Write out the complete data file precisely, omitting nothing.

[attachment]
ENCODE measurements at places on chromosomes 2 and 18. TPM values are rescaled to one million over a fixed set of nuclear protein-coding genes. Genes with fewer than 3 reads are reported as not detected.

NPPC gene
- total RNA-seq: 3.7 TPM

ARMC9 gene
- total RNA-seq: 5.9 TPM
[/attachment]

ENCODE measurements at places on chromosomes 2 and 18. TPM values are rescaled to one million over a fixed set of nuclear protein-coding genes. Genes with fewer than 3 reads are reported as not detected.

NPPC gene
- total RNA-seq: 3.7 TPM

ARMC9 gene
- total RNA-seq: 5.9 TPM